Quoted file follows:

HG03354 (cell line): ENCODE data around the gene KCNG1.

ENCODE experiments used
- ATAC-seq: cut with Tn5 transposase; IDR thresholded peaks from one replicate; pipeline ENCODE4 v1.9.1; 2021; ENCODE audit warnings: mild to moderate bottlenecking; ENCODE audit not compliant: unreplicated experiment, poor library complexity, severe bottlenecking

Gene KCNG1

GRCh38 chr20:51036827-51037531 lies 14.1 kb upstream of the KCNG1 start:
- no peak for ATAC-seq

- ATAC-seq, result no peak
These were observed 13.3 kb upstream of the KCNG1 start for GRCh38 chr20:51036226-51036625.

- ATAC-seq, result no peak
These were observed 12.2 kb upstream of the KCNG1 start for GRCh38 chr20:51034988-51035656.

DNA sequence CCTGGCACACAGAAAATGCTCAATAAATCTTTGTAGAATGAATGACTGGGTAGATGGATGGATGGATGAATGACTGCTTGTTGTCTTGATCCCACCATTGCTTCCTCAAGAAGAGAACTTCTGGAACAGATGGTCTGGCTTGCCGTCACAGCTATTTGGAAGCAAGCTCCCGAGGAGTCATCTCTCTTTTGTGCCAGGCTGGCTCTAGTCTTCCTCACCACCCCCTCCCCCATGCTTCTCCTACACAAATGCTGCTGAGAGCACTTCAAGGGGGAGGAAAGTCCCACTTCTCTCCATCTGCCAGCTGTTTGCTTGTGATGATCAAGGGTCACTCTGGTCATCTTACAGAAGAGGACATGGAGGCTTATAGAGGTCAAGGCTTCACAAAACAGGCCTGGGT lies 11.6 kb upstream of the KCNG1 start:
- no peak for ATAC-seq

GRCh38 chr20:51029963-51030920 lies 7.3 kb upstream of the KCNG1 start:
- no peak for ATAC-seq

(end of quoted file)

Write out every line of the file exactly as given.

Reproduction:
HG03354 (cell line): ENCODE data around the gene KCNG1.

ENCODE experiments used
- ATAC-seq: cut with Tn5 transposase; IDR thresholded peaks from one replicate; pipeline ENCODE4 v1.9.1; 2021; ENCODE audit warnings: mild to moderate bottlenecking; ENCODE audit not compliant: unreplicated experiment, poor library complexity, severe bottlenecking

Gene KCNG1

GRCh38 chr20:51036827-51037531 lies 14.1 kb upstream of the KCNG1 start:
- no peak for ATAC-seq

- ATAC-seq, result no peak
These were observed 13.3 kb upstream of the KCNG1 start for GRCh38 chr20:51036226-51036625.

- ATAC-seq, result no peak
These were observed 12.2 kb upstream of the KCNG1 start for GRCh38 chr20:51034988-51035656.

DNA sequence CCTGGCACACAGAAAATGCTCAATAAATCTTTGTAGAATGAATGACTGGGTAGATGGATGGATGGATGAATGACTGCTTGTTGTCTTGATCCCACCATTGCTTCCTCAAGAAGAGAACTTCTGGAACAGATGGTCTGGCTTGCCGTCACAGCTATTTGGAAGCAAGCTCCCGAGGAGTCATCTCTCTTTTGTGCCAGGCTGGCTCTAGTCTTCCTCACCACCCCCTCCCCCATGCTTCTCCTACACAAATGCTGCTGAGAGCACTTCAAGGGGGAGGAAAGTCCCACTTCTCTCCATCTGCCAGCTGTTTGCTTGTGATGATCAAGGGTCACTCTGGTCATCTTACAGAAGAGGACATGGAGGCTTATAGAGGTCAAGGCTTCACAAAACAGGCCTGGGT lies 11.6 kb upstream of the KCNG1 start:
- no peak for ATAC-seq

GRCh38 chr20:51029963-51030920 lies 7.3 kb upstream of the KCNG1 start:
- no peak for ATAC-seq